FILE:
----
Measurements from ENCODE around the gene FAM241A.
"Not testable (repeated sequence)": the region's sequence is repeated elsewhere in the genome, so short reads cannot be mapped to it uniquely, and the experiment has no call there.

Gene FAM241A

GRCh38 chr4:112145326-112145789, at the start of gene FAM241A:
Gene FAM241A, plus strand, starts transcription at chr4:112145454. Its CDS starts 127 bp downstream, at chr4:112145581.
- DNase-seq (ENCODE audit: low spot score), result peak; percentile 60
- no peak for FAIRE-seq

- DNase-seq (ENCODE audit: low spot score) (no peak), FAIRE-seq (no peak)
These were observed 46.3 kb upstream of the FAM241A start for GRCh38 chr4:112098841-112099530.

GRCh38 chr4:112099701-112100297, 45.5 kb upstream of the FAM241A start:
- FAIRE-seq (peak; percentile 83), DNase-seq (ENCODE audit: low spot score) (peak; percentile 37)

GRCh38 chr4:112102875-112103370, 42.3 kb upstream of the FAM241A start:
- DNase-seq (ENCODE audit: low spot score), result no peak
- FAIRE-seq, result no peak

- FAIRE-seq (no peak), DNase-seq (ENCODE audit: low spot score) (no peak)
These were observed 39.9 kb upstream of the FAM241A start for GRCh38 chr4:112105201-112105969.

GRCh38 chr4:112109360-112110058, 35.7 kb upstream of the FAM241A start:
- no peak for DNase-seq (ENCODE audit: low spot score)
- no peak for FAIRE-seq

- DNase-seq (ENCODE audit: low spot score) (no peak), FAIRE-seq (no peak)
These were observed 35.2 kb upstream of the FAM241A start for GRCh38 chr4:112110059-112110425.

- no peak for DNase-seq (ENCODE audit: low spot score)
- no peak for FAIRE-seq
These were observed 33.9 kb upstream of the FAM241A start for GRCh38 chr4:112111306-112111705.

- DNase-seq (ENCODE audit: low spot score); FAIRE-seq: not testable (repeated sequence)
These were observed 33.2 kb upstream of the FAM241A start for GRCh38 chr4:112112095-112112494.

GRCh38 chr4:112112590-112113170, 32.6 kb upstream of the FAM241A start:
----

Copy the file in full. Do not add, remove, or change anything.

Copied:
Measurements from ENCODE around the gene FAM241A.
"Not testable (repeated sequence)": the region's sequence is repeated elsewhere in the genome, so short reads cannot be mapped to it uniquely, and the experiment has no call there.

Gene FAM241A

GRCh38 chr4:112145326-112145789, at the start of gene FAM241A:
Gene FAM241A, plus strand, starts transcription at chr4:112145454. Its CDS starts 127 bp downstream, at chr4:112145581.
- DNase-seq (ENCODE audit: low spot score), result peak; percentile 60
- no peak for FAIRE-seq

- DNase-seq (ENCODE audit: low spot score) (no peak), FAIRE-seq (no peak)
These were observed 46.3 kb upstream of the FAM241A start for GRCh38 chr4:112098841-112099530.

GRCh38 chr4:112099701-112100297, 45.5 kb upstream of the FAM241A start:
- FAIRE-seq (peak; percentile 83), DNase-seq (ENCODE audit: low spot score) (peak; percentile 37)

GRCh38 chr4:112102875-112103370, 42.3 kb upstream of the FAM241A start:
- DNase-seq (ENCODE audit: low spot score), result no peak
- FAIRE-seq, result no peak

- FAIRE-seq (no peak), DNase-seq (ENCODE audit: low spot score) (no peak)
These were observed 39.9 kb upstream of the FAM241A start for GRCh38 chr4:112105201-112105969.

GRCh38 chr4:112109360-112110058, 35.7 kb upstream of the FAM241A start:
- no peak for DNase-seq (ENCODE audit: low spot score)
- no peak for FAIRE-seq

- DNase-seq (ENCODE audit: low spot score) (no peak), FAIRE-seq (no peak)
These were observed 35.2 kb upstream of the FAM241A start for GRCh38 chr4:112110059-112110425.

- no peak for DNase-seq (ENCODE audit: low spot score)
- no peak for FAIRE-seq
These were observed 33.9 kb upstream of the FAM241A start for GRCh38 chr4:112111306-112111705.

- DNase-seq (ENCODE audit: low spot score); FAIRE-seq: not testable (repeated sequence)
These were observed 33.2 kb upstream of the FAM241A start for GRCh38 chr4:112112095-112112494.

GRCh38 chr4:112112590-112113170, 32.6 kb upstream of the FAM241A start: